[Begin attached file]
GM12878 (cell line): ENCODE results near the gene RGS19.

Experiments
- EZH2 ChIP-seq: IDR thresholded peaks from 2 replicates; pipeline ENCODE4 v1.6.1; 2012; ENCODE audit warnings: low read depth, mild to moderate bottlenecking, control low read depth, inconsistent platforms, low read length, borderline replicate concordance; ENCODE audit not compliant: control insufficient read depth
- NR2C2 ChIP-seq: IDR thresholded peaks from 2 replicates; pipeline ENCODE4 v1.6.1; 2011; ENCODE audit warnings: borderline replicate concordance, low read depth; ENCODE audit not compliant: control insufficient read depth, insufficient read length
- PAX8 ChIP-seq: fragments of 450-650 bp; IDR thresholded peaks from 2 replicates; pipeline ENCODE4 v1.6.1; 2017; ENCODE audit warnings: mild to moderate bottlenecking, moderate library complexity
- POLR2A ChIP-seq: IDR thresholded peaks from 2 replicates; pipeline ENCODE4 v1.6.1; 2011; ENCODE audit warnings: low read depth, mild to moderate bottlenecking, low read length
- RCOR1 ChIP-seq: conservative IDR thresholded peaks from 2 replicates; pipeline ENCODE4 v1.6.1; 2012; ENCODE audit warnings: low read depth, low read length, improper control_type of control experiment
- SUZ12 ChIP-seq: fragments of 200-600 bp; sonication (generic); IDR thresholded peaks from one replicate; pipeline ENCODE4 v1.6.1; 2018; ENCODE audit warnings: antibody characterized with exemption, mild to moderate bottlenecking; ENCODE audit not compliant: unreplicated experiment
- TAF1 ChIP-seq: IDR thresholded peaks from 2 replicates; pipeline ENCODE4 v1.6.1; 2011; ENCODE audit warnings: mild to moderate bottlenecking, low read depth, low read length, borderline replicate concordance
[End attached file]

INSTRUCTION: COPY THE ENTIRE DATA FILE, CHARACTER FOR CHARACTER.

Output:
GM12878 (cell line): ENCODE results near the gene RGS19.

Experiments
- EZH2 ChIP-seq: IDR thresholded peaks from 2 replicates; pipeline ENCODE4 v1.6.1; 2012; ENCODE audit warnings: low read depth, mild to moderate bottlenecking, control low read depth, inconsistent platforms, low read length, borderline replicate concordance; ENCODE audit not compliant: control insufficient read depth
- NR2C2 ChIP-seq: IDR thresholded peaks from 2 replicates; pipeline ENCODE4 v1.6.1; 2011; ENCODE audit warnings: borderline replicate concordance, low read depth; ENCODE audit not compliant: control insufficient read depth, insufficient read length
- PAX8 ChIP-seq: fragments of 450-650 bp; IDR thresholded peaks from 2 replicates; pipeline ENCODE4 v1.6.1; 2017; ENCODE audit warnings: mild to moderate bottlenecking, moderate library complexity
- POLR2A ChIP-seq: IDR thresholded peaks from 2 replicates; pipeline ENCODE4 v1.6.1; 2011; ENCODE audit warnings: low read depth, mild to moderate bottlenecking, low read length
- RCOR1 ChIP-seq: conservative IDR thresholded peaks from 2 replicates; pipeline ENCODE4 v1.6.1; 2012; ENCODE audit warnings: low read depth, low read length, improper control_type of control experiment
- SUZ12 ChIP-seq: fragments of 200-600 bp; sonication (generic); IDR thresholded peaks from one replicate; pipeline ENCODE4 v1.6.1; 2018; ENCODE audit warnings: antibody characterized with exemption, mild to moderate bottlenecking; ENCODE audit not compliant: unreplicated experiment
- TAF1 ChIP-seq: IDR thresholded peaks from 2 replicates; pipeline ENCODE4 v1.6.1; 2011; ENCODE audit warnings: mild to moderate bottlenecking, low read depth, low read length, borderline replicate concordance